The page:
Over the past decade in web front-end engineering we’ve learned a great many things about how best to test our applications. I still remember an article from maybe 2006 or 2008 (which I can’t find–maybe it was written by John Resig or Jörn Zaefferer?) discussing how interrogating what the browser believed about its state generally matched reality.
A visual test is the only way to ensure layout correctness, and we need to make it easy to accomplish across a wide variety of devices.
The W3C WebDriver specification was born of the desire to allow external scripts to automate browsers for testing. This makes a lot of sense when you have a large website whose pages are server-constructed and loosely coupled: a developer can write tests individually for each page and navigate through the application programmatically. As the web application’s state is reconstructed by the server on every request the continuity of an externalized test suite is incredibly beneficial. The authors and implementers of WebDriver recognized very early that being able to take a screenshot is a necessary feature in order to validate layout. Using something like Selenium Grid a developer can run their tests across the wide variety of devices necessary to confirm correctness.
Modern Web Application Testing
A number of the current client-side framework testing approaches are run as instrumentation inside of the running application. This fits with the interrogation of the browser about its state, and allows the framework to pause at the correct points in execution to process certain tests. With long-lived state this gives the test suite the ability to test the entire application without relying on external tools. This is generally an improvement over external browser automation frameworks: it can reduce the “flakiness” of those tests and capture much more information about failing tests such as the current call stack. Running tests across multiple devices becomes as simple as pointing them all at a specially crafted URL. One problem: there is not currently any way to trigger capturing a screenshot from testing code, preventing us from testing layout.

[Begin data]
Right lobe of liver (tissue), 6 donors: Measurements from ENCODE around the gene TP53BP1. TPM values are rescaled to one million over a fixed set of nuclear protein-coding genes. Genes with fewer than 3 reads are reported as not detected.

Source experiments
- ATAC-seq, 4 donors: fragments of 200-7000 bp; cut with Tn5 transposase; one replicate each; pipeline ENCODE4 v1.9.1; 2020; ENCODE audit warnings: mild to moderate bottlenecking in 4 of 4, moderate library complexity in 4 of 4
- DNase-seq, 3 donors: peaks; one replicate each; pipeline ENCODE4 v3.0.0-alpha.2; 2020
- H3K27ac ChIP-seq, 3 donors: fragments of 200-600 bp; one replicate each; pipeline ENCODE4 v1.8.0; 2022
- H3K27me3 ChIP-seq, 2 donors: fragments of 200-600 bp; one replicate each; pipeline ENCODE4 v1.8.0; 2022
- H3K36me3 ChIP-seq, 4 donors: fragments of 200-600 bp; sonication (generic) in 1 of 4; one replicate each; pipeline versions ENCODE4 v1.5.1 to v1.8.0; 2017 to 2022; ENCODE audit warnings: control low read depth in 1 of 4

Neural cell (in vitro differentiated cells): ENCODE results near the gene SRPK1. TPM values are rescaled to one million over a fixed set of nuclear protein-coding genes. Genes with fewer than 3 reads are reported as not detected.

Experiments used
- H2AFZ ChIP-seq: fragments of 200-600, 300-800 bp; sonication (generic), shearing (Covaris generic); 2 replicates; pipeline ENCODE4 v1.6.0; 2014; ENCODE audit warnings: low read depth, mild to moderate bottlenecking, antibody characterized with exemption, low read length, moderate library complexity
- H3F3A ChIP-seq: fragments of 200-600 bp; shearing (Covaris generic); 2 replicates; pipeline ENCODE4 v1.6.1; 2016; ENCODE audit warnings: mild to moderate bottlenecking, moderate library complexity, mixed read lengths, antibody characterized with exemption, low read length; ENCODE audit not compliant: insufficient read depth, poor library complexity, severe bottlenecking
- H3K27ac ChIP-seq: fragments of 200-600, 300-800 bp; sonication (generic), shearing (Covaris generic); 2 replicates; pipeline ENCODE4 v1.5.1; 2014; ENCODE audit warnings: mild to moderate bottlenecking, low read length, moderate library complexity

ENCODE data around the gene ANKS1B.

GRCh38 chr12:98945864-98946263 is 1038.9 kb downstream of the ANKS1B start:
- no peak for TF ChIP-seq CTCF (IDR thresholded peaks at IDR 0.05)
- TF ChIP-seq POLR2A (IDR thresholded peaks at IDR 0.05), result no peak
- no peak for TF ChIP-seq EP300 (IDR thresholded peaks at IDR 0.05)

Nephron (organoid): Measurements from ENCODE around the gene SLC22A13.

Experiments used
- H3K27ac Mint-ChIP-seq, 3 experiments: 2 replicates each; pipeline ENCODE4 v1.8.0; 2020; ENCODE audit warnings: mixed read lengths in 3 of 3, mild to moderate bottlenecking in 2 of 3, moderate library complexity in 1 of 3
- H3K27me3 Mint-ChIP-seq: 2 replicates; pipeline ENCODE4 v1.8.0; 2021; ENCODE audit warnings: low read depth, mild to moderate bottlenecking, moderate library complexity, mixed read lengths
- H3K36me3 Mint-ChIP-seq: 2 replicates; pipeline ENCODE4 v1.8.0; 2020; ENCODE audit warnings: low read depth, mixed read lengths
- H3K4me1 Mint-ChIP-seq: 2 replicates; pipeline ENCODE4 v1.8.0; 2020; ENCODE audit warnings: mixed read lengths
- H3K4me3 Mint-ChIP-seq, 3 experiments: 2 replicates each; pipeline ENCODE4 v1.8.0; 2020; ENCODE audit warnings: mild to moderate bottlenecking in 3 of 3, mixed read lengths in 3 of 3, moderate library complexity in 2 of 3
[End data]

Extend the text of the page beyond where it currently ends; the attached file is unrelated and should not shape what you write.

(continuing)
We need .takeScreenshot() for the web.
Because of the evolution of testing methodology we need to allow for some testing-specific functionality such as taking a screenshot to become available as a web-facing API. There are numerous security issues involved in something like this, but those can be easily mitigated as this feature would only ever be enabled by developers and can require command line flags, about:config, developer tools, and/or other esoteric configuration methods. Further, the spec for this functionality should exactly mirror that of WebDriver’s to make it easy to implement in any browser which supports the WebDriver spec.
What needs to be done to make this happen?